Microsoft has said that its computers have been hacked in a similar way to a series of cyber attacks recently affecting high-profile tech companies like Facebook and Apple.
The software giant indicated that it had been aware of the attack on employee computers for an unspecified period of time before going public in an official Microsoft Security Response Center blog post published Friday.
"As reported by Facebook and Apple, Microsoft can confirm that we also recently experienced a similar security intrusion. Consistent with our security response practices, we chose not to make a statement during the initial information gathering process," wrote Matt Thomlinson, general manager of the company's Trustworthy Computing Security unit.
"During our investigation, we found a small number of computers, including some in our Mac business unit, that were infected by malicious software using techniques similar to those documented by other organizations. We have no evidence of customer data being affected and our investigation is ongoing."
Last week, Facebook revealed that its systems were "targeted in a sophisticated attack." A few days later, Apple said that it too had been the victim of hackers. Earlier this month Twitter also said that it detected "unusual access patterns" on its network, which indicated that attackers might have accessed the user data of approximately 250,000 users, though it isn't clear if the Twitter breach was connected to the attacks experienced by Microsoft, Facebook, and Apple.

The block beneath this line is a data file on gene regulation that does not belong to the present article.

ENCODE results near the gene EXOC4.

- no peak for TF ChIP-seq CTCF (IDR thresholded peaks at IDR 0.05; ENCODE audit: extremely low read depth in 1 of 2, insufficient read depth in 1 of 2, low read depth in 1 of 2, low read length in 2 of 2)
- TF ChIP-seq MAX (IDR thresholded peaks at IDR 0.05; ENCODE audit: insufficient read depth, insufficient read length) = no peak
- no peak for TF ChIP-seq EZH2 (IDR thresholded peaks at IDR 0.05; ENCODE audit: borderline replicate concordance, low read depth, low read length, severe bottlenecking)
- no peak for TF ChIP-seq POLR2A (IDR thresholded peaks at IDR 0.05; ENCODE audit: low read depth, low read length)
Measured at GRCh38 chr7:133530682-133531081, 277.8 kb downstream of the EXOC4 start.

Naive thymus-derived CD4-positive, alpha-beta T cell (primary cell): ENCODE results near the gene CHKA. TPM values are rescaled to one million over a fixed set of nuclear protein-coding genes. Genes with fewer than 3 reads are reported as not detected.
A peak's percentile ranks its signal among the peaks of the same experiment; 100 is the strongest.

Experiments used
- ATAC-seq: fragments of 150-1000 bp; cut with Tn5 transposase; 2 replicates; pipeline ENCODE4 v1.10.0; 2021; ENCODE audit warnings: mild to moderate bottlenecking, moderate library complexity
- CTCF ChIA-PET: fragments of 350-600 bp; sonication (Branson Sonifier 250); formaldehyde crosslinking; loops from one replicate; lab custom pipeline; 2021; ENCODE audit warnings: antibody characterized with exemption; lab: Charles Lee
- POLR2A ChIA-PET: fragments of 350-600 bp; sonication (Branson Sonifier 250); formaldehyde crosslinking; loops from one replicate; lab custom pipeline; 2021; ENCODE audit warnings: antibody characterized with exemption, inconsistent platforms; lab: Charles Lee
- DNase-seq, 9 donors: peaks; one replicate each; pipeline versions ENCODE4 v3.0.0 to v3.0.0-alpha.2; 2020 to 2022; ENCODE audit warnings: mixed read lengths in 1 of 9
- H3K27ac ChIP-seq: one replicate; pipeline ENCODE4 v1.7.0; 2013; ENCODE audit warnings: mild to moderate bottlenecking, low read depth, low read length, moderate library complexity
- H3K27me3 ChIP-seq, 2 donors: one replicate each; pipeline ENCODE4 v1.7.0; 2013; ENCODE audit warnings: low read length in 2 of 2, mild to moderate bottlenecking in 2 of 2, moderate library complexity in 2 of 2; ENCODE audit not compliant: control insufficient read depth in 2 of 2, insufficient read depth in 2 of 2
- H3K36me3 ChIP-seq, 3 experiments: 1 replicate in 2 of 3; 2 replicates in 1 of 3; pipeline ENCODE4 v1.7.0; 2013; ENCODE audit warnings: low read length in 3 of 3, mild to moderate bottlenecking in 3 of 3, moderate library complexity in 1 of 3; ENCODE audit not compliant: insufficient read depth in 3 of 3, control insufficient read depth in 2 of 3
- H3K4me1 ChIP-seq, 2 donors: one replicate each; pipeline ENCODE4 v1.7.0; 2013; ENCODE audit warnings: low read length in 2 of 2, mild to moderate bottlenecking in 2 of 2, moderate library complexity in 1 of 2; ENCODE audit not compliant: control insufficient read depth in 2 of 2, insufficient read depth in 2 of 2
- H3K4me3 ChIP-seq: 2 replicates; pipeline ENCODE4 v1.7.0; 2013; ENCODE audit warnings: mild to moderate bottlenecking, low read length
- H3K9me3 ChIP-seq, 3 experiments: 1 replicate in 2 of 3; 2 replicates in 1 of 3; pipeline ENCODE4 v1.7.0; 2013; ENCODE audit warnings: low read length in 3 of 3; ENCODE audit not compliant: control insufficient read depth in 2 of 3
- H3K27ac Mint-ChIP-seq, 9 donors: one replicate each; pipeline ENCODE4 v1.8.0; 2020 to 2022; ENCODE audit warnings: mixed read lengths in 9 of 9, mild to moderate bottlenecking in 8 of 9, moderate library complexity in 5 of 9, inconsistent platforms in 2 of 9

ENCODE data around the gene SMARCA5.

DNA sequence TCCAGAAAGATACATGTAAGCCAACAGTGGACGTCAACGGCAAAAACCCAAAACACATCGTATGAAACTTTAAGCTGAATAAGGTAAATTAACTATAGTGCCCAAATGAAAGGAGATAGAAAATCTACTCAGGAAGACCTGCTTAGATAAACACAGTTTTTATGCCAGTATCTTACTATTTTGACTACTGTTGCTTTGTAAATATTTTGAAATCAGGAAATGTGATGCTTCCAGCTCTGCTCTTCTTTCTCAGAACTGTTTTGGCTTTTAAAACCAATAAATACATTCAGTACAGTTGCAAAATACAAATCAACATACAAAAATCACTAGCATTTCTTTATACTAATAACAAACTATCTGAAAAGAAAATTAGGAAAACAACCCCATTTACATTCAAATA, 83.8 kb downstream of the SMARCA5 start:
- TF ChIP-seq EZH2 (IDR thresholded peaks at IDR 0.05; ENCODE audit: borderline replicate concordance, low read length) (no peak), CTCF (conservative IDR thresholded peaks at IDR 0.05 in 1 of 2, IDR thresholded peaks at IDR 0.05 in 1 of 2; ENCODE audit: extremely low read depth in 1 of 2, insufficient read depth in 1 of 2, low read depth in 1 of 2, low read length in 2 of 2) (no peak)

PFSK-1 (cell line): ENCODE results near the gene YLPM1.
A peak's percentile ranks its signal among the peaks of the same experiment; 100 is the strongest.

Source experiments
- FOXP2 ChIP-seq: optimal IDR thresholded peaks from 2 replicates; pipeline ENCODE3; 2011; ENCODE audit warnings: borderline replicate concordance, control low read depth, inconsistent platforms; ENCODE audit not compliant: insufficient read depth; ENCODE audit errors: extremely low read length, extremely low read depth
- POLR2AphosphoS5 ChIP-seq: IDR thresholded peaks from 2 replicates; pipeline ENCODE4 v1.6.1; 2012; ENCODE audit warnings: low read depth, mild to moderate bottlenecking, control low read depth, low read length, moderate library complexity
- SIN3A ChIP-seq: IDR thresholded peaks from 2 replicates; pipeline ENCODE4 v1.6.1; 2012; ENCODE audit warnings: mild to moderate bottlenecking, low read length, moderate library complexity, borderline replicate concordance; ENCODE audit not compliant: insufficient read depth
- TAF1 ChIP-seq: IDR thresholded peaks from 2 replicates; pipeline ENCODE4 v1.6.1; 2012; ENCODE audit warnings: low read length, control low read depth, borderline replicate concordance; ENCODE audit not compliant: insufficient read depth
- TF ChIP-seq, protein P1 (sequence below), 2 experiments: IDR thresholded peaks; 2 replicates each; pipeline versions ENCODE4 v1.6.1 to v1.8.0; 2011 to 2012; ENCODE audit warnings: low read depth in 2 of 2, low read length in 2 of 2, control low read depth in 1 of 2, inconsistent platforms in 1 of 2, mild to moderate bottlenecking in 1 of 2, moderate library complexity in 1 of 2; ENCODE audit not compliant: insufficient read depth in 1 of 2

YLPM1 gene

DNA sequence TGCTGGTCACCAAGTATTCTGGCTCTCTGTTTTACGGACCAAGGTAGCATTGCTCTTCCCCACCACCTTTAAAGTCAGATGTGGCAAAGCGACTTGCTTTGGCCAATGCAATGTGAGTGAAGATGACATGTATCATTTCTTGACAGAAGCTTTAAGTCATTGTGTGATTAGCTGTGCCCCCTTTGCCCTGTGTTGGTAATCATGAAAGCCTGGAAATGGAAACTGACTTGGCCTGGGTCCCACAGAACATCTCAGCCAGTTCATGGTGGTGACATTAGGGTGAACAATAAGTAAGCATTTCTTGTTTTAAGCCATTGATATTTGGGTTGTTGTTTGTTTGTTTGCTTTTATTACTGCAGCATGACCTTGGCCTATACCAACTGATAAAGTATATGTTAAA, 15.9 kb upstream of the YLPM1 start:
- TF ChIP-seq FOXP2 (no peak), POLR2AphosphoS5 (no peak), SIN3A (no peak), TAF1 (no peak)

Microsoft did not detail the nature of the attack on its systems beyond the reference to the "similar techniques" used in attacks on other organisations. Bloomberg and AllThingsD earlier this week pointed to the iPhone developers site iphonedevsdk.com as the origin of malware found on Apple computers which exploited a zero-day Java vulnerability in the browsers of people visiting the site. Employees of Apple and other companies are believed to have visited iphonedevsdk.com and had their computers infected.
Meanwhile, NBC.com was infected with malware last Thursday, and in recent weeks the Twitter accounts of companies such as Jeep and Burger King were hacked, underscoring what appears to be a wave of cyber attacks and security breaches affecting high-profile corporate targets.
Microsoft's revelation that the hack it experienced was similar to those suffered by Facebook and Apple will likely have security researchers scrambling to suss out the origins of the attacks. While some investigators have pointed the finger at China - specifically to a prolific group of computer hackers security researchers have traced to a government-backed, military building in Shanghai, Bloomberg reported this week that the attacks were the work of "an Eastern European gang that is trying to steal company secrets."